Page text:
- Are you still offering MSN degree programs?Yes, the NWCNHS at FIU is offering the MSN Nurse Educator and the MSN NP programs in the specialties: Adult Gerontology PC NP / Family NP / Pedi NP / Psych-Mental Health NP.
- How is a DNP different from the PhD in Nursing?
The DNP focuses on providing leadership for evidence-based practice. This requires competence in translating research in practice, evaluating evidence, applying research in decision-making, and implementing viable clinical innovations to change practice. Emphasis is placed on a population perspective, how to obtain assessment data on populations or cohorts, how to use data to make programmatic decisions, and program evaluation. The PhD program at FIU offers training and education in the formal research role.
- Why has the advanced nursing practice moved toward a DNP? Is there a gap in clinical practice?
Recent reports from the Institute of Medicine describe the challenge of healthcare and represent a mandate for change in the educational program for the health professions. Nurses are constantly working with individuals who have a higher level of preparation in their respective fields. Nursing educational preparation and the time commitment ought to be analogous to other members in the health professions such as Pharmacist (PharmD), Physical Therapist (DPT), Occupational Therapist (OTD), Social Workers (DSW), and Audiologist (AuD) that have all also moved to preparation at the clinical doctoral level. The DNP provides a clinical option for advanced preparation in nursing practice that is more comparable to other interprofessional educational programs.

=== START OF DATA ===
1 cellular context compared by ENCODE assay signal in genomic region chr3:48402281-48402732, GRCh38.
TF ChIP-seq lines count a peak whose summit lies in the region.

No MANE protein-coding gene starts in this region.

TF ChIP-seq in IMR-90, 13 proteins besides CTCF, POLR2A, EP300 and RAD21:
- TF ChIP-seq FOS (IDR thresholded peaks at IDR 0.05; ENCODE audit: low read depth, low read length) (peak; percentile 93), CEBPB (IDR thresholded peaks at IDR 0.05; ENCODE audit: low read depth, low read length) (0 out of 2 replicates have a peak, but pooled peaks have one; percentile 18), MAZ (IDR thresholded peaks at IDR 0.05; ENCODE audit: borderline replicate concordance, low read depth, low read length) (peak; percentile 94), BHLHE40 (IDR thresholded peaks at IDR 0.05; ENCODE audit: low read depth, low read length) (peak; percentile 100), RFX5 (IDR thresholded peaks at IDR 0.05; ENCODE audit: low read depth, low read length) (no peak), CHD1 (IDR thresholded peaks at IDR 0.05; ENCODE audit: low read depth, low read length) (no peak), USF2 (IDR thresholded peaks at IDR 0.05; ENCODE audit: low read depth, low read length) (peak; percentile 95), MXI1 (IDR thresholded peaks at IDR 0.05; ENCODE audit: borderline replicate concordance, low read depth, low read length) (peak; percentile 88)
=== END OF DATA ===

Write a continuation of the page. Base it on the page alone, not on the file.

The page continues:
- Does implementation of the DNP mean that current advanced practice nurses will no longer be permitted to practice without a doctorate?
No, nurses with master's degrees (MSN) will continue to practice in their current capacities. Recommendations are included in the Roadmap Task Force report on how to facilitate rapid transition to the DNP for master's-level nurses seeking this credential. It is yet to be finally determined but nursing has a history of “grandfathering” in current practitioners as we transition to new standards. However, there will soon come a point where a DNP degree is required to be eligible to become a new advanced practice nurse.
- Will the DNP program at FIU prepare me to assume a role as a physician?
No. Nursing and medicine are distinct health disciplines that prepare clinicians to assume distinct roles and meet different practice expectations. The DNP program at FIU will prepare nurses for the highest level of nursing practice. Transitioning to the DNP will not alter the current scope of practice for advanced practice nurses as outlined in each state's Nurse Practice Act.
- What is a good reliable information resource about the DNP?
The American Association of Colleges of Nursing (AACN) maintains a current up to date website that includes information about the DNP.